The internet is a-buzz with viral vids of kids' meltdowns when their iPads are wrestled away. But amidst all the scare talk of toddlers’ techno addiction, some experts believe a daily dose of technology is okay so long as screens are used the right way.
Children’s brain and technology researcher Dr Kristy Goodwin warns we should be careful of labelling kids as 'addicted' to devices. “In the vast majority of circumstances,” she says, “I don’t think young children, especially under the age of eight, can necessarily be addicted to technology. If we look at it as a dependence or an attachment, we can start to just look for small changes and ways in which we can help alter their behaviour.”
Listen to Kristy's interview with Kinderling Conversation:
Here's her advice for encouraging kids to use technology in a healthy and constructive way:
1. Look at how your kids use their screen time
“I actually don’t encourage parents to focus exclusively on the time metric. What I say to parents instead is look at your kids’ time on screen and consider is it time healthy and helpful? Is it helping to support some of [your child’s] basic needs or is it perhaps encroaching on some of their basic needs? So are they still having enough opportunities every day to sleep, to play, to be physically active, to hear and use language? Are they building relationships?”
“If they’re getting opportunities for those each day, I don’t think we necessarily have to fret about how much time they’re spending with a screen. But if we allow screen time to dominate those basic needs, that’s when I think we can get into trouble.”
2. Ditch your ‘techno guilt’
“I think if we’re really mindful and intentional about when we’re using technology, why we’re using it and how our kids are using it, there’s no need for us to feel guilty.”
“[Our kids] will inherit this digital world so I think one of our moral responsibilities as modern parents is to show kids how to use the technology in the right sorts of ways. And certainly having boundaries and rules around their use, but guiding them so that they can find the best ways to use it.”
3. Don’t dunk them in the digital stream too soon
“As a general rule, I say to parents be really cautious about dunking kids into the digital stream too prematurely, so before the age of two, about 15 to 20 minutes a day would be the maximum I’d recommend.”
“For two to five year-olds, I tend to agree with the Federal Government’s recommended guidelines for screen time. As a rough guide that’s an hour a day. But an hour with the TV is very different to an hour playing the iPad and creating a digital storybook. So we’ve really got to focus on what they’re doing as opposed to just exclusively looking at how much time they’re spending with devices.”
4. Avoid time limits for under-fives…
“I’m reluctant to recommend time limits, especially for children under five. Most children under the age of five don’t understand the concept of time, it’s very abstract. So saying ‘You’ve got 20 minutes on the iPad’ means absolutely nothing to them.”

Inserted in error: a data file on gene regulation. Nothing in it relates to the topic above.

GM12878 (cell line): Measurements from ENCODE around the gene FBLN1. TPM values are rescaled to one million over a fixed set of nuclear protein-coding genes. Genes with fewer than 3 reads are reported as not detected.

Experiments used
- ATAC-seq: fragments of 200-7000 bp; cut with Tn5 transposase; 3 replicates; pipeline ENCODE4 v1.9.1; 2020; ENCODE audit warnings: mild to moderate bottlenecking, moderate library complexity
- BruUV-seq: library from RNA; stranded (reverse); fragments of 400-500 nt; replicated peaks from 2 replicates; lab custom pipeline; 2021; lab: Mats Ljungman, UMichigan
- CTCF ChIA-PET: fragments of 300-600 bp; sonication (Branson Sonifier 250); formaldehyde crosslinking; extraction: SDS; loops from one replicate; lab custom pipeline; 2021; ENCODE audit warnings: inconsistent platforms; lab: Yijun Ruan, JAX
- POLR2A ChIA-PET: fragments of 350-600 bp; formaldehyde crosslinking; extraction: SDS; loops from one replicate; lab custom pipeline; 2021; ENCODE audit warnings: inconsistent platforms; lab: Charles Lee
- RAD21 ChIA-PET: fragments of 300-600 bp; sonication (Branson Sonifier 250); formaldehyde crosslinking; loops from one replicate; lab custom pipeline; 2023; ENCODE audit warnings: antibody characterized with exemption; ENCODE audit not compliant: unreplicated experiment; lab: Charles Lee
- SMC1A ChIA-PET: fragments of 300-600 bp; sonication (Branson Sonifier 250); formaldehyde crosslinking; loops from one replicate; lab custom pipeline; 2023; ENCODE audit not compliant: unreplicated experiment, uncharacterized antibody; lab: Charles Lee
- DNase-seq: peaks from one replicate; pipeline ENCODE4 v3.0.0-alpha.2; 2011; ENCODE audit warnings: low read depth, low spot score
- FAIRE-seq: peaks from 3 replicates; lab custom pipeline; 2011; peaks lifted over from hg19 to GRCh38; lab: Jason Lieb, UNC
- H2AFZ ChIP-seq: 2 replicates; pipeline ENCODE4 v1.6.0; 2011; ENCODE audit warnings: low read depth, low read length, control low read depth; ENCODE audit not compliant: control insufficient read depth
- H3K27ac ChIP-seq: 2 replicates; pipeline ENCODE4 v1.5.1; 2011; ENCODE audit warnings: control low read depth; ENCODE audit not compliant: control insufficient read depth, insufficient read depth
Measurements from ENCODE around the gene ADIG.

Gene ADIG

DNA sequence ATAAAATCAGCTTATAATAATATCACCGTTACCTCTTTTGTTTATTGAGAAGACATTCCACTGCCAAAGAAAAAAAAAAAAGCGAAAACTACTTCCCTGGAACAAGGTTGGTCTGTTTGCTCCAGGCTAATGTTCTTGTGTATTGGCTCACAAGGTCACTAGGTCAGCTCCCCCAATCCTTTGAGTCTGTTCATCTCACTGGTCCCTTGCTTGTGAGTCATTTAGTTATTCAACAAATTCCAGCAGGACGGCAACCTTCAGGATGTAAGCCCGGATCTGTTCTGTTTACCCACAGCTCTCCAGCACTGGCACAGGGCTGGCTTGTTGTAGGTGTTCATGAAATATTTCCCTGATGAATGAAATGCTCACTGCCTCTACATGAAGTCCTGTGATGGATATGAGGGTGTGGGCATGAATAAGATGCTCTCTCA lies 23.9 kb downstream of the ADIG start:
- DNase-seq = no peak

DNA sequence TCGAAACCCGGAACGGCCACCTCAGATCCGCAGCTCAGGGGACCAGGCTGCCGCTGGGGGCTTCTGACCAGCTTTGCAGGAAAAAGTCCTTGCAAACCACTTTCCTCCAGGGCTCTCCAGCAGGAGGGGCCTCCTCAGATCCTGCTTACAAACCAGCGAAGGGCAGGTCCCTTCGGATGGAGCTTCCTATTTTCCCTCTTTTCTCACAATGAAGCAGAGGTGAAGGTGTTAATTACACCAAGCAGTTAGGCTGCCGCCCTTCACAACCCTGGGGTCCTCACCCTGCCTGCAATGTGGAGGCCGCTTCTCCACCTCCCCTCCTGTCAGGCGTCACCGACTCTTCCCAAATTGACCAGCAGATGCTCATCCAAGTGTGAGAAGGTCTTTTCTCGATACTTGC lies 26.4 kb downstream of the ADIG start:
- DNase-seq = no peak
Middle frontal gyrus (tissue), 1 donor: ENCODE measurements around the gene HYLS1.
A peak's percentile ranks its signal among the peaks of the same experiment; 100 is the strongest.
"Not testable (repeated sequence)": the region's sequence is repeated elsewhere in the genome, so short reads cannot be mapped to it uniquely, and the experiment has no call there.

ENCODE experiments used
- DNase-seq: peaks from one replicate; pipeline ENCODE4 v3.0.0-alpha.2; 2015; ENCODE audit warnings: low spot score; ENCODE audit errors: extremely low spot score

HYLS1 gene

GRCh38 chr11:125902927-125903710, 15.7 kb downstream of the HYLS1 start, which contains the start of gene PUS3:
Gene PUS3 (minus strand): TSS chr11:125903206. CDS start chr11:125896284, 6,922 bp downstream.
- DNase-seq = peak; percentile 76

“So with younger children under five, I often recommend a quantity, so a number of apps or a number of episodes of TV that they can watch. Something that is very specific and measurable for them as opposed to giving them a time metric.”
5. … but set parameters for over-fives
“If (kids) are older than five or they do in fact understand the concept of time, give them firm parameters before it’s switched on and then adhere to those. So using a clock, whether it’s on the device itself or on the microwave, but something that’s external so the child can start to see their elapsed time and enforcing those boundaries.”
“It’s one thing to come up with screen limits (and as a mum we often get side-tracked, and that concept of time disappears for us), but it’s important to enforce those limits and being consistent with that helps.”
6. Have a ‘succession plan’
“It's basically a transition activity. When kids are on the iPad their brain is often being flooded by lots of the neurotransmitter dopamine. They’re really engaged with what they’re doing so to say to your child ‘Come off and do your maths homework!’ or ‘Come and set the table!’ or ‘Go and tidy your toy room up!’ is really not an ideal transition activity.”
“So we want to basically entice our child off the technology, but with an activity that is either equally as pleasurable or rewarding because when we don’t do that, that’s when we often see the techno tantrum. They’re having literally those dopamine withdrawals.”
7. Let kids unplug themselves
“When we empower our children to turn off the technology, they feel like the locus of control is within them. It’s a really trivial gesture but for the child, they actually feel like they have some ownership over ending their time with the technology, as opposed to you yanking the remote control out of their hands or wrestling your iPhone back from them.”
“It’s also about rewarding them and encouraging them, praising them for when they do switch it off because you’ve caught that teachable moment. So it is simple but highly effective.”
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